Gamers’ Republic: Munch’s Oddysee [2000]

Date: May, 2000

Author: Edd Fear

Source: Gamers' Republic, Issue 24, pp. 40-42.

With the recent release of the PlayStation 2 in Japan, and the impending arrival of the new system in the U.S. rapidly approaching, GR has the good fortune of giving you a peek into the development of what will be one of the hottest U.S. launch titles, Oddworld Inhabitants’ Munch’s Oddysee. We’ll be updating the progress of their work with a monthly visit to their busy den. This month: cameras, and the virtual idiot.

A few days before the launch of the PlayStation 2 in Japan, GR had a chance to visit the San Luis Obispo offices of Oddworld Inhabitants and have a peek at the progress of their groundbreaking PS2 U.S. launch title, Munch’s Oddysee. Although the office was sprinkled with monolithic PS2 development systems, these were still recent additions to the landscape, so there were no demos on the new system; in fact, the game itself was still in pieces spread across a dozen or so PCs throughout Oddworld.

What we did get to see, however, was a testament to the vision and talent of the inhabitants of Oddworld. Their promise to us, the loyal fans of Abe and his misadventures, is to broaden the story of the Mudokens, Glukkons, and the like, add many new faces, names, and quests, and deliver it all in full, free-roaming indoor and outdoor 3D, replete with the next generation of GameSpeak and groundbreaking camera mechanics.

In fact, one of the top concerns in converting the Oddworld experience into a 3D environment was the camera system. “We looked at it and said, ‘Camera is at the top of the list of problems of free-roaming 3D worlds,'” said Lorne Lanning, president and chief creative force at Oddworld. “That, I think, is the biggest hurdle: just figuring it out. Conceptually, how do you solve this problem? It’s a bitch, but then when you figure it out, it’s like, BAM! It’s the creative that’s really challenging, and figuring out how to translate the creative into technical processes that then can be built by engineers, by programmers, and they say, ‘Oh, these are the rules you want. I can do that.’ Then you start winding up with the solution.”

In our visit, we witnessed a sample of the camera system in action, which caused us to comment that it seemed like the Oddworld crew had definitely done their homework, and stand poised to deliver exactly what they’ve been promising. “Well, we have to,” countered Lanning. “You guys don’t give anybody any slack. We looked at it and said, what’s the number one problem in 3D games? The camera. I mean, I get motion sickness. People said, ‘Yeah, Zelda’s really cool.’ Well, I couldn’t play it, man. Could not play it. I can’t do POVs anymore. Maybe it’s because I’m 35 years old, I don’t know.”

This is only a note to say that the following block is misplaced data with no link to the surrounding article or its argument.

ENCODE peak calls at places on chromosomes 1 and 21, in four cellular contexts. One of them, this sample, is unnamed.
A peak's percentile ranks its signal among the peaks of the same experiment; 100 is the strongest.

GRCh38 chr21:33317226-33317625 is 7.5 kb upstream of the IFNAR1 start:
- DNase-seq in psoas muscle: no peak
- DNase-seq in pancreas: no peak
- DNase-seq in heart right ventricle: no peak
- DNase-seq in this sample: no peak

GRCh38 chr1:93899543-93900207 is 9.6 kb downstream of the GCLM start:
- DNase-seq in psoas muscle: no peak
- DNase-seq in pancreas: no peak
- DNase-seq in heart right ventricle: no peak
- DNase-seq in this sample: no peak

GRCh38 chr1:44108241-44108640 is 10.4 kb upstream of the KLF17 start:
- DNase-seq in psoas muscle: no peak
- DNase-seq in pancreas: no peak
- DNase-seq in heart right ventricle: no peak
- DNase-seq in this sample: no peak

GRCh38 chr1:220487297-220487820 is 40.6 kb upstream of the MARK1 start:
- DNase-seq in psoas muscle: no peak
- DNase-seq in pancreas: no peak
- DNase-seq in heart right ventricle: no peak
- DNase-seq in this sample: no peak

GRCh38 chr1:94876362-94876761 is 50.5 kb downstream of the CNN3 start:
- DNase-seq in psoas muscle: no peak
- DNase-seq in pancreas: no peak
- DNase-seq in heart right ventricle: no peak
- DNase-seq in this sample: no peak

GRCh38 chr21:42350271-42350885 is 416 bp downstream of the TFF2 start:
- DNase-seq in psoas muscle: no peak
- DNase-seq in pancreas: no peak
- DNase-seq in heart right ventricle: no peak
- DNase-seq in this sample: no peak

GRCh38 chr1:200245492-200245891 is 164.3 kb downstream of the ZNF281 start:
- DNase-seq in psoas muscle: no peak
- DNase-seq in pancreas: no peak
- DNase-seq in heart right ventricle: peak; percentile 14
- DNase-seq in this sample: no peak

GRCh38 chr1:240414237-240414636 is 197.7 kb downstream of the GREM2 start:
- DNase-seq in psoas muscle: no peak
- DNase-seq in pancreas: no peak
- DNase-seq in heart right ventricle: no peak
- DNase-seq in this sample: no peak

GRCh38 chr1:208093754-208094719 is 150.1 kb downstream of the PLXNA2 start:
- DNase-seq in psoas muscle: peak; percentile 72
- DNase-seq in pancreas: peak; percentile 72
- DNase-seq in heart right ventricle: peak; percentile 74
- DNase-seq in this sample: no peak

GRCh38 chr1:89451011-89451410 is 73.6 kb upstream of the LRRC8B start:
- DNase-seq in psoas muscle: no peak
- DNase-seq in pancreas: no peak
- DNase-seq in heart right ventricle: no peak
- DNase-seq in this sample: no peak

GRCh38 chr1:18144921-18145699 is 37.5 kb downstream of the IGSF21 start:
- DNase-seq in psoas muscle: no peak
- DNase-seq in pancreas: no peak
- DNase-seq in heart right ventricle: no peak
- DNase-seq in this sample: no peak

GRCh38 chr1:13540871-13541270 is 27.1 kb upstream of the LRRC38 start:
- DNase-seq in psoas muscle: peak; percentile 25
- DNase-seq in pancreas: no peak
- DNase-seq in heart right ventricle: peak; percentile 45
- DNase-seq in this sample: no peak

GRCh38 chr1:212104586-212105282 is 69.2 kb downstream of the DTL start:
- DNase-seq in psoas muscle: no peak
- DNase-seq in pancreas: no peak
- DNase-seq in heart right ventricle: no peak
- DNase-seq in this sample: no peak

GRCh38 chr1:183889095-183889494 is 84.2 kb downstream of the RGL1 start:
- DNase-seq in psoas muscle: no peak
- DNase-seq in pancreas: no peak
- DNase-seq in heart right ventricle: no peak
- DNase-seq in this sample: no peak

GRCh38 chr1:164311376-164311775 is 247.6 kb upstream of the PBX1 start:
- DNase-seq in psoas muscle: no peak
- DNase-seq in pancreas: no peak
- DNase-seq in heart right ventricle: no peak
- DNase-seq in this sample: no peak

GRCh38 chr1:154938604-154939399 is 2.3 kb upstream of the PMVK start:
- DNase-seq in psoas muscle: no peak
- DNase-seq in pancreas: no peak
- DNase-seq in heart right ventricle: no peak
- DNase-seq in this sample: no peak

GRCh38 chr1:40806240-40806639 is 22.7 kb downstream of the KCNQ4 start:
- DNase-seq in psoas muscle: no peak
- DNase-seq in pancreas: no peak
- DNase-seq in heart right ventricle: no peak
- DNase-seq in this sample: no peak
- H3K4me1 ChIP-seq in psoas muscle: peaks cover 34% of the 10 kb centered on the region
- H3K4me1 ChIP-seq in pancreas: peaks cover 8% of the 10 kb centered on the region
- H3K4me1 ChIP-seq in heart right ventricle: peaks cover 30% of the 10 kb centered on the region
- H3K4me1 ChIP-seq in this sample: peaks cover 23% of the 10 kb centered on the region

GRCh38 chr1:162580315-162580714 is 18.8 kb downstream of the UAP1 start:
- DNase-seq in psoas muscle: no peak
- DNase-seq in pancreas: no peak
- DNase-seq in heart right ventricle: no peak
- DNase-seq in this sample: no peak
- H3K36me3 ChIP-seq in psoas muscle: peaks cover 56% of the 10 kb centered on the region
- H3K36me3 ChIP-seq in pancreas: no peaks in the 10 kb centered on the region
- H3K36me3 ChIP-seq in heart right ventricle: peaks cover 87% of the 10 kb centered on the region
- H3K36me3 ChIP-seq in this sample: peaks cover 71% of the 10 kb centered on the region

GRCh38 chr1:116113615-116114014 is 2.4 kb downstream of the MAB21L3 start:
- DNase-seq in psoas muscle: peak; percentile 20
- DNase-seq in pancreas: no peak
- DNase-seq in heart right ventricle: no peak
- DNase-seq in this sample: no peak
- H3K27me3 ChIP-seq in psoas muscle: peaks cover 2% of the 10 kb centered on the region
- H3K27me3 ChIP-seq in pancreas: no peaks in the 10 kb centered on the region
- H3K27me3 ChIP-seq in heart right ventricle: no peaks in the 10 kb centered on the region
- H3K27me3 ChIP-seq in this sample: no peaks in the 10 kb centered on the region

“It also doesn’t help that we come from the theme park industry, where we studied motion sickness, we studied inner ear problems, because we were making simulator attractions where, if you don’t understand those things, you’d better have a lot of sawdust outside the attraction, because people are going to throw up. If you want an example, go down to Disney World in Florida and ride ‘Body-Wars’, done by ILM, and smell the air. You will smell all the vomit and see sawdust everywhere, and it’s all because of this bad relationship between image and inner ear.”

A considerable amount of time, planning, and programming resources have gone into creating this character-following camera system that is less hands-on and more cinematic than the 3D games of today like Mario, Crash, and Tomb Raider. What they’ve come up with is a fluid, Hollywood-movie-style camera system following the main character that is built around a series of zones. Within each zone, the camera pans left, right, up, or down as you move your onscreen avatar, and as you move from one zone to another the camera shifts to a new position to let you better observe the area. The Oddworld team has built a tool for tweaking these moves, so that the shifts from zone to zone can be as quick or as slow as the level designers deem necessary to achieve the cinematic feel that the area and action require. And a major part of developing their camera tool (as with all of their programming tools) is the simplicity of tweaking the parameters in order to perfect this cinematic feel.